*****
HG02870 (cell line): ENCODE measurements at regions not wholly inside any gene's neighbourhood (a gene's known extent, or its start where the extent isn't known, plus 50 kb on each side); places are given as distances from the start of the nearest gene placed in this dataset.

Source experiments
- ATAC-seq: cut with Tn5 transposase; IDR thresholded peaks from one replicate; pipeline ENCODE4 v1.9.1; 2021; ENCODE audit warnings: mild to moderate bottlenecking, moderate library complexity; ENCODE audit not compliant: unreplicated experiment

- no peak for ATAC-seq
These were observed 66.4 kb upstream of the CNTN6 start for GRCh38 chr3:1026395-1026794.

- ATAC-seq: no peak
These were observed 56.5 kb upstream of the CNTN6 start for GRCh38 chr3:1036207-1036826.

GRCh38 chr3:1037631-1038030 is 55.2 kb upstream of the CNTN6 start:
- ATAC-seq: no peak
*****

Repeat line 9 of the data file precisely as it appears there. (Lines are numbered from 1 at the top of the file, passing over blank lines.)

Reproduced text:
- ATAC-seq: no peak